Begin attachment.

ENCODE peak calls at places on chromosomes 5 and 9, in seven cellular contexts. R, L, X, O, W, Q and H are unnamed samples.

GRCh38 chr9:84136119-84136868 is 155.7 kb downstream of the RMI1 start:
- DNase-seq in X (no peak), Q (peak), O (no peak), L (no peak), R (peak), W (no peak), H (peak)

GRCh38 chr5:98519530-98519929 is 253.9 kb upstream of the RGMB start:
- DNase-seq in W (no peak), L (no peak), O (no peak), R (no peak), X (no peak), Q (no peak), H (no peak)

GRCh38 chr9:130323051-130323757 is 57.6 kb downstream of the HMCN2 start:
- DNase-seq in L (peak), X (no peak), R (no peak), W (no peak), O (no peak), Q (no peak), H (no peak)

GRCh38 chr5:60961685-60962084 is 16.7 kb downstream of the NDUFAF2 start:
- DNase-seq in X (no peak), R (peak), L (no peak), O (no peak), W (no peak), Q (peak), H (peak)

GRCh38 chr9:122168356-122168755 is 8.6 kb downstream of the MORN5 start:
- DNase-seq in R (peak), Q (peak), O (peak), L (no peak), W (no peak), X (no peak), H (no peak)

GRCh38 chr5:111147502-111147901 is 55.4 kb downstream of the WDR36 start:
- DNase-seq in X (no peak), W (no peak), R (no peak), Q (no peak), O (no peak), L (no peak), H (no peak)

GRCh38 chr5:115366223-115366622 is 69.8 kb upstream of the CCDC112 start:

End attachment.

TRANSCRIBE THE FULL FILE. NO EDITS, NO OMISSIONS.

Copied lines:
ENCODE peak calls at places on chromosomes 5 and 9, in seven cellular contexts. R, L, X, O, W, Q and H are unnamed samples.

GRCh38 chr9:84136119-84136868 is 155.7 kb downstream of the RMI1 start:
- DNase-seq in X (no peak), Q (peak), O (no peak), L (no peak), R (peak), W (no peak), H (peak)

GRCh38 chr5:98519530-98519929 is 253.9 kb upstream of the RGMB start:
- DNase-seq in W (no peak), L (no peak), O (no peak), R (no peak), X (no peak), Q (no peak), H (no peak)

GRCh38 chr9:130323051-130323757 is 57.6 kb downstream of the HMCN2 start:
- DNase-seq in L (peak), X (no peak), R (no peak), W (no peak), O (no peak), Q (no peak), H (no peak)

GRCh38 chr5:60961685-60962084 is 16.7 kb downstream of the NDUFAF2 start:
- DNase-seq in X (no peak), R (peak), L (no peak), O (no peak), W (no peak), Q (peak), H (peak)

GRCh38 chr9:122168356-122168755 is 8.6 kb downstream of the MORN5 start:
- DNase-seq in R (peak), Q (peak), O (peak), L (no peak), W (no peak), X (no peak), H (no peak)

GRCh38 chr5:111147502-111147901 is 55.4 kb downstream of the WDR36 start:
- DNase-seq in X (no peak), W (no peak), R (no peak), Q (no peak), O (no peak), L (no peak), H (no peak)

GRCh38 chr5:115366223-115366622 is 69.8 kb upstream of the CCDC112 start: